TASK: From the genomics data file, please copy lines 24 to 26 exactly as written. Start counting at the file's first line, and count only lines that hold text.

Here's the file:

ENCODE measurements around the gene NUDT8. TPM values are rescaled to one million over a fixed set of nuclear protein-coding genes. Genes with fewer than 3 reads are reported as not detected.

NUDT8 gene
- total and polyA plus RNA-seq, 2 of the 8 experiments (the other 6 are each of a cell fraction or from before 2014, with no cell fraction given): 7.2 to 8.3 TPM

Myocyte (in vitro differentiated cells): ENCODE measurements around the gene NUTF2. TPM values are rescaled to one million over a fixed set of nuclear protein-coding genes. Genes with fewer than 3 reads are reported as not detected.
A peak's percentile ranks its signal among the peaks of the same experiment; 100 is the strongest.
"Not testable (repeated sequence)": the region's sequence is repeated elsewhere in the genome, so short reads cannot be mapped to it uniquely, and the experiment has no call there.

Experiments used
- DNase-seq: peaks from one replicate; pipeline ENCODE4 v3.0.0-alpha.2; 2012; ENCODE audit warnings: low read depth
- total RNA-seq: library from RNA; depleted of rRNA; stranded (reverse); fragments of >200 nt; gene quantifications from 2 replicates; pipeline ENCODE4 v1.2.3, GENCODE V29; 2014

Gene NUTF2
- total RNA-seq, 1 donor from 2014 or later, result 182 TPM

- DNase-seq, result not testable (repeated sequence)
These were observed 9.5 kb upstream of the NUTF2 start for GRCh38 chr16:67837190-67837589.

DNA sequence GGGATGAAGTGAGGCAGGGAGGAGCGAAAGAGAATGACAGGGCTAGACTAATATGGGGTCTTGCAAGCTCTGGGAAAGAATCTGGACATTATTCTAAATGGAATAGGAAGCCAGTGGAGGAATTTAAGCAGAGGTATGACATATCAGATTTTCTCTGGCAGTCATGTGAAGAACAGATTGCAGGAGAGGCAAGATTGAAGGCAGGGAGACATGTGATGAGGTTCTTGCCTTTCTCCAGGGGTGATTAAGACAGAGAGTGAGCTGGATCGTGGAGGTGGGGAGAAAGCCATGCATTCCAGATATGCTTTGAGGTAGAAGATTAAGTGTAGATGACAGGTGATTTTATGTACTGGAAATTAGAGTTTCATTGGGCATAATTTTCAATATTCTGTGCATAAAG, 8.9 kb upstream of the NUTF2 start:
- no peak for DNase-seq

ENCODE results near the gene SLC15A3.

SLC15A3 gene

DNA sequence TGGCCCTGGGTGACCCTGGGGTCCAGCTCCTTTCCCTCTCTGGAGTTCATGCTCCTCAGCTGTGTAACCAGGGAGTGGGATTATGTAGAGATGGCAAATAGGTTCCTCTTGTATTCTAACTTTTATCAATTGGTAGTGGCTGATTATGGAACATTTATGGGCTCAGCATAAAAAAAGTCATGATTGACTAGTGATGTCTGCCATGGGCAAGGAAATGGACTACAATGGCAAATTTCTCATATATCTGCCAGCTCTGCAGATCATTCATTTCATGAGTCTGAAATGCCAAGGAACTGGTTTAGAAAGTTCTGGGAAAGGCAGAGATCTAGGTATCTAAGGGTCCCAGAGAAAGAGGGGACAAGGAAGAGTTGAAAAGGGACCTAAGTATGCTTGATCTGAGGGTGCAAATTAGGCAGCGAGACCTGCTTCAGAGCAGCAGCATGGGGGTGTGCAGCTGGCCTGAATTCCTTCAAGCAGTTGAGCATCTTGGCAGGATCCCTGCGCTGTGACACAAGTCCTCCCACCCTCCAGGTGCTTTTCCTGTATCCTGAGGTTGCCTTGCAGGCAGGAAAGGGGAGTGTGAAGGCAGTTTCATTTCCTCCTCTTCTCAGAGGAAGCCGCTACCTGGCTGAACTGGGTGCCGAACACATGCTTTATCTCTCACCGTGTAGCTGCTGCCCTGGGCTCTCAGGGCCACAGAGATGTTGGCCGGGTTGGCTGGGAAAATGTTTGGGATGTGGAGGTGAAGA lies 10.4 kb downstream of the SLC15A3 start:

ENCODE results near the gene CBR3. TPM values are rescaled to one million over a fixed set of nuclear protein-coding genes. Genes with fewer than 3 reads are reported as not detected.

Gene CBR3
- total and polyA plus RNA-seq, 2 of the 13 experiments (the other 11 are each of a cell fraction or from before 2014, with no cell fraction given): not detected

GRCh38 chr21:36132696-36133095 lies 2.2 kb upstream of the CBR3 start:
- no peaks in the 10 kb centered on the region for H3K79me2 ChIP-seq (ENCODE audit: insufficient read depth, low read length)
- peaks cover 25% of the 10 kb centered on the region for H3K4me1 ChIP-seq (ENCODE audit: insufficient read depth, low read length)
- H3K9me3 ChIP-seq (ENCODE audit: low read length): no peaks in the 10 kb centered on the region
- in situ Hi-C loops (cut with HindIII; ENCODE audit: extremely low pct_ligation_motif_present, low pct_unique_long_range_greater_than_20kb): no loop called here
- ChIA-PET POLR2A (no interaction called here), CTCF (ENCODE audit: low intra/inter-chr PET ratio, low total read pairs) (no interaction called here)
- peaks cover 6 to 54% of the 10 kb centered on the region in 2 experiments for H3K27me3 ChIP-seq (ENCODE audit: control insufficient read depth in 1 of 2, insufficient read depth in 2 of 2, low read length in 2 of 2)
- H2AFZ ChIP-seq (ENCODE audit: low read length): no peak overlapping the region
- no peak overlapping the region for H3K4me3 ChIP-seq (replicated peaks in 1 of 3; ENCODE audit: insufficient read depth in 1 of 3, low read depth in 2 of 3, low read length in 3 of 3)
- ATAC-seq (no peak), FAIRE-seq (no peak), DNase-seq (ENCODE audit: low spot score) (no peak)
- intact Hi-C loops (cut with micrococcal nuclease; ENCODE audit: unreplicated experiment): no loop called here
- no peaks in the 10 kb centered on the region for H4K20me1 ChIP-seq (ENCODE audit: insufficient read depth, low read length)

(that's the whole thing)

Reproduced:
- peaks cover 25% of the 10 kb centered on the region for H3K4me1 ChIP-seq (ENCODE audit: insufficient read depth, low read length)
- H3K9me3 ChIP-seq (ENCODE audit: low read length): no peaks in the 10 kb centered on the region
- in situ Hi-C loops (cut with HindIII; ENCODE audit: extremely low pct_ligation_motif_present, low pct_unique_long_range_greater_than_20kb): no loop called here